As a landlord you can now be sued by your tenant!

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Mar 19 2019

As a landlord you can now be sued by your tenant!

The Homes (Fitness for Human Habitation) Act comes into effect on March 20 so very soon, it will allow tenants to sue landlords to force improvements to their accommodation. This will change the dynamic and the relationship between certain tenants and landlords. Top of Form

In addition, it could potentially add confusion to the tenant eviction process, especially in the early days of the act, whilst everyone comes to terms with the legal ramifications.

Tenants will be able to peruse landlords over such items as cold and mouldy homes. Another act that will act further burden to a legal system that cannot cope with the current case load.

I will watch with interest to see how quickly these cases are processed compared to a case that is evicting a tenant or chasing for tenant debt.

It is worth noting that the update to the Landlord and Tenant Act 1985, will apply to tenancies of less than seven years in England and Wales.

The act as mentioned will allow tenants to the courts if the property is deemed unfit for living and the definition of what qualifies will please long-suffering tenants. From my basic research, the definition of deemed will be crucial in any court case and with cases that relate to properties that are too hot or cold, what element is landlord or tenant responsibility.

Of course, Shelter welcome the changes to the act and refreshing they actually include both private and social renters in their statements, so it will be interesting to watch if any local authorities are taken to court.

Of course, if you are a landlord with properties with non of the issues you have nothing to worried about? I am not so sure about that, as this act could potentially add delays to any removing of tenants.

If you believe some of the statements flying around there are around 2.5 million people who are going to benefit from this act. I wonder how many are private tenants and how many are social tenants?

The amendments to the acts covers items such as:

Repairs, Stability, Damp, Internal arrangement, Natural lighting, Ventilation, Water supply, Drainage and sanitary conveniences, Facilities for preparation and cooking of food and for the disposal of waste water, Hazards under the Housing Health and Safety Rating System.

A very extensive list indeed.

Previously a tenant complained to the local council, now they can go straight to court. As I mentioned I will be watching with interest to see the timeframe of any such cases.

A successful court order might require a landlord to remove or remedy the issue or even compensate a tenant with damages.

Will this act cause more landlords to give up their buy to let properties?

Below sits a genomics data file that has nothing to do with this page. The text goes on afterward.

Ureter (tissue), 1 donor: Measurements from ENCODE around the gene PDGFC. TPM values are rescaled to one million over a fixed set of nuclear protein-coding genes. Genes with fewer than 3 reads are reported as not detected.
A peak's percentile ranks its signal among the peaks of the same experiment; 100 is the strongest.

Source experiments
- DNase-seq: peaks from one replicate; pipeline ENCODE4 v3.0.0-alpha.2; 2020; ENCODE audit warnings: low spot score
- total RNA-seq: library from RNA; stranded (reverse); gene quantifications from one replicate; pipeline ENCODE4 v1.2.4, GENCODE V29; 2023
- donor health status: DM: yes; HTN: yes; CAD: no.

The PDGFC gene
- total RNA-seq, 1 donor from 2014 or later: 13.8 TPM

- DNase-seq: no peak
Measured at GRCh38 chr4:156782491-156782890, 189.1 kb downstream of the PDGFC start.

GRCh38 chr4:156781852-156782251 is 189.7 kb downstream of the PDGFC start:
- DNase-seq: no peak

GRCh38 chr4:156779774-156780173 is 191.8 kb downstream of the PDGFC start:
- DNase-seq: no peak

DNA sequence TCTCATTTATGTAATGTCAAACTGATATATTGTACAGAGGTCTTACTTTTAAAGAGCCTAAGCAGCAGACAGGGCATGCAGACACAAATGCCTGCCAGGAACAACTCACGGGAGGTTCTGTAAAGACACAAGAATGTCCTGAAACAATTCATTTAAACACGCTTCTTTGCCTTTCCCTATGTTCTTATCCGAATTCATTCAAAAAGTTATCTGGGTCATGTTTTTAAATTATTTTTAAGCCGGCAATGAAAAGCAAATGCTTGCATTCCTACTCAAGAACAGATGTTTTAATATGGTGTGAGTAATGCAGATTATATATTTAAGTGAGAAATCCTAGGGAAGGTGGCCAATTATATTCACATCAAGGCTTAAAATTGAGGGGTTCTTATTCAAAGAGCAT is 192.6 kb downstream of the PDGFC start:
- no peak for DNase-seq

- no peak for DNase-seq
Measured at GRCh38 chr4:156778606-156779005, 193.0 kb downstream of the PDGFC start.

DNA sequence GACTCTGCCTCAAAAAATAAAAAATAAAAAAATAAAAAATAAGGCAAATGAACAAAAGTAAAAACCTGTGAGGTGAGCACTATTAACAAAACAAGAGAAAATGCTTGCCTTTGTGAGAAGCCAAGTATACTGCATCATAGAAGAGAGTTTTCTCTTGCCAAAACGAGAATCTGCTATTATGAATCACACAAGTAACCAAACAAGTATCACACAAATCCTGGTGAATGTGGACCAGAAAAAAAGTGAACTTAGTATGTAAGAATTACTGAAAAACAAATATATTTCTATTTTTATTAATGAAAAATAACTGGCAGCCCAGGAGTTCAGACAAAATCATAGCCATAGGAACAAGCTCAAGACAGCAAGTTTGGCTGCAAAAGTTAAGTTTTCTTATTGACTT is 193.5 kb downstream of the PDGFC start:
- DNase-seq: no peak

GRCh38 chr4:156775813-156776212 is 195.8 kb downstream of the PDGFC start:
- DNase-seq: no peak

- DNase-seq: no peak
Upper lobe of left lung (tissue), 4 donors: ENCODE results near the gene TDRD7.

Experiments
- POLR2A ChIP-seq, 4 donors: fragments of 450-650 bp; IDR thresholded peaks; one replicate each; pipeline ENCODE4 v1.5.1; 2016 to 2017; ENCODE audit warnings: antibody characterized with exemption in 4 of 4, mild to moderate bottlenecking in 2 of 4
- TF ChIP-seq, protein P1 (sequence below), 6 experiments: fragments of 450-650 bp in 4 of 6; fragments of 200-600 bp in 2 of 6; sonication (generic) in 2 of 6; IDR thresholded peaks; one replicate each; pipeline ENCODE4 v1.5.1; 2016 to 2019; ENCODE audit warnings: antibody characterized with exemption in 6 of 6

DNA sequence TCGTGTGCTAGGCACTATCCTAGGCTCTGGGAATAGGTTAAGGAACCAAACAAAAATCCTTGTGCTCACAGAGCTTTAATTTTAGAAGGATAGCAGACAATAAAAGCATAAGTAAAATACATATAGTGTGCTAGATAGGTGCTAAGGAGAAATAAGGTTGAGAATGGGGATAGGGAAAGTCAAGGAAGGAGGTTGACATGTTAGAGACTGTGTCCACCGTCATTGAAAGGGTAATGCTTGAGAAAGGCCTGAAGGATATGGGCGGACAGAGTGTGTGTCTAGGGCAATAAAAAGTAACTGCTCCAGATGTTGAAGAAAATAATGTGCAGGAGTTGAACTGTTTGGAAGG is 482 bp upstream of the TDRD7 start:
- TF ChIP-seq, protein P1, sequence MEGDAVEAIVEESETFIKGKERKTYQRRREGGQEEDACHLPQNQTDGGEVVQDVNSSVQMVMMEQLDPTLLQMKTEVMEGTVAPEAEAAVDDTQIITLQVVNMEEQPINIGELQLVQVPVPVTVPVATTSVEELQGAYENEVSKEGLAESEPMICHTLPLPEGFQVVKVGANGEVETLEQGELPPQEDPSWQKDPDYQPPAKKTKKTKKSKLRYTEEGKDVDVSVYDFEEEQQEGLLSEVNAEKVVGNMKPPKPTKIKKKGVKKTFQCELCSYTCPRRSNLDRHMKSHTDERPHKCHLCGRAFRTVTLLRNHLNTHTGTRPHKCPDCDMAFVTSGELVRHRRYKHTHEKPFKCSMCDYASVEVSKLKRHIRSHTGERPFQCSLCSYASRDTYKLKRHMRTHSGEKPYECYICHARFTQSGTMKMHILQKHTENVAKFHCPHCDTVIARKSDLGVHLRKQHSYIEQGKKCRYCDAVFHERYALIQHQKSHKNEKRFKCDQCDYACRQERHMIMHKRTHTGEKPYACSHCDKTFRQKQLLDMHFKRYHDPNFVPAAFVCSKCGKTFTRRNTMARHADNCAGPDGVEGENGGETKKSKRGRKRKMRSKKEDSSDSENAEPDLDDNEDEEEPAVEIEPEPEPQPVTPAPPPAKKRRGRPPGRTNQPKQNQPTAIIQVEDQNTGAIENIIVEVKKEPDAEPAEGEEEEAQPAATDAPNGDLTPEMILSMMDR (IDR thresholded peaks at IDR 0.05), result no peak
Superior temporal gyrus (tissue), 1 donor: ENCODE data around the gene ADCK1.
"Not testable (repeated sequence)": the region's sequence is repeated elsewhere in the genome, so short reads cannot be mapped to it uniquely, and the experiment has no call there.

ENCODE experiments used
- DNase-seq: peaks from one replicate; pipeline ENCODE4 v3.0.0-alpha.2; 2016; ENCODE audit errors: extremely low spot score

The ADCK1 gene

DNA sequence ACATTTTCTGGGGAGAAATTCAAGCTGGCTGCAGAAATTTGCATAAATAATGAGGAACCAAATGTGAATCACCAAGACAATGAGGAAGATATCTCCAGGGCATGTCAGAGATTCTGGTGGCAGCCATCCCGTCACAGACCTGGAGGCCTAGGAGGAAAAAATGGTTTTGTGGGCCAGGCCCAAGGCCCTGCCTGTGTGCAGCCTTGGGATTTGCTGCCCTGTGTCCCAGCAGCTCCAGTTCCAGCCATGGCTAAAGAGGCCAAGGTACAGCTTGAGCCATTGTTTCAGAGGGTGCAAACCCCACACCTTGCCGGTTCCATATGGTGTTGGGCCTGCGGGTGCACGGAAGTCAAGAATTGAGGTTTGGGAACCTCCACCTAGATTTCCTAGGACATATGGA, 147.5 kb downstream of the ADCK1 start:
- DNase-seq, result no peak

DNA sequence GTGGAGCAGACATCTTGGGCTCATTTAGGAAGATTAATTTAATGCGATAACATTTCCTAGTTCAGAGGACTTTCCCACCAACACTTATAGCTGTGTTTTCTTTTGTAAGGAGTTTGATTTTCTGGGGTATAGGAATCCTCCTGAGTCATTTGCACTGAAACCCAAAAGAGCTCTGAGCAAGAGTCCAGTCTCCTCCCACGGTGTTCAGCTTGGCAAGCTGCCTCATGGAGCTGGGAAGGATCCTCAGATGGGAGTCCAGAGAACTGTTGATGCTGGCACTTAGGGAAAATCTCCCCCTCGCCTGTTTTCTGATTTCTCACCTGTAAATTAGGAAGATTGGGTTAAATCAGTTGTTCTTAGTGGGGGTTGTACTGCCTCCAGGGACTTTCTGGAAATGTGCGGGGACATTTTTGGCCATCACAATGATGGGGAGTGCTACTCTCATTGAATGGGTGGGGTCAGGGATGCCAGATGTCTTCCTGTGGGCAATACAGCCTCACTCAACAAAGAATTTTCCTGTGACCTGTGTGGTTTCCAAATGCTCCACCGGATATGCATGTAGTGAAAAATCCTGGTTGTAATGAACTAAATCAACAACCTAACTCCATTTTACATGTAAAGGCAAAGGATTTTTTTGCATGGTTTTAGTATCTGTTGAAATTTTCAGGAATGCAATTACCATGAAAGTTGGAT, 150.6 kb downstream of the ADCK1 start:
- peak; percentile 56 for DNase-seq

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  • Tracey miller
    Reply

    I am an excellent private landlord And all my properties are private show home condition so this would not affect me. However I have one property within a local authority block and am frustrated to getting any work done to the communal areas. For instance the wooden front door to the block is absolutely rotten through lack of proper maintenance over the years which will cost so much more if and when it is replaced. it’s a shame private landlords can’t take the local authority to court. Also I hope that the epc ratings that changed last year for private landlords will change to include local authorities. Currently it does not.

    9th April 2019 at 8:01 am
  • Sitta Sittambalam
    Reply

    The so called MPs and the rest of law fabricators (not Legal drafts persons) have clearly lost their way and cook up something as knee jerk reactions. Yes there are a few bad landlords, who are getting fewer, both private individuals, companies and Social housing organisations, just the same as quite a few pathetic and dishonest MPs, Councils, and civil servants, who continue to live a deluded life in imposing their arbitrary decisions on the public.
    But there are more good considerate landlords than there are numerous crooked rogue tenants, and the MPs have lost their way. Just look at the 2-3 year mess with Brexit. All talk & brag but total and utter inability to come to some unity /coalition and resolve the referendum decision. The EU politicians / bureaucrats are also deliberately nasty & difficult due to some moronic politicians (both UK and EU) putting up massive blocks. The EU is a good example of a pet dog that has grown out of control with the tail(bureaucrats) wagging the dog(member countries).
    The cooking up and passing of legislation is not necessarily going to make rental property landscape significantly better, instead it will be added ammunition for many devious tenants to avoid paying their fair dues and probably clog up courts with some inappropriate deviations via vexatious actions and complaints.

    13th April 2019 at 9:11 am

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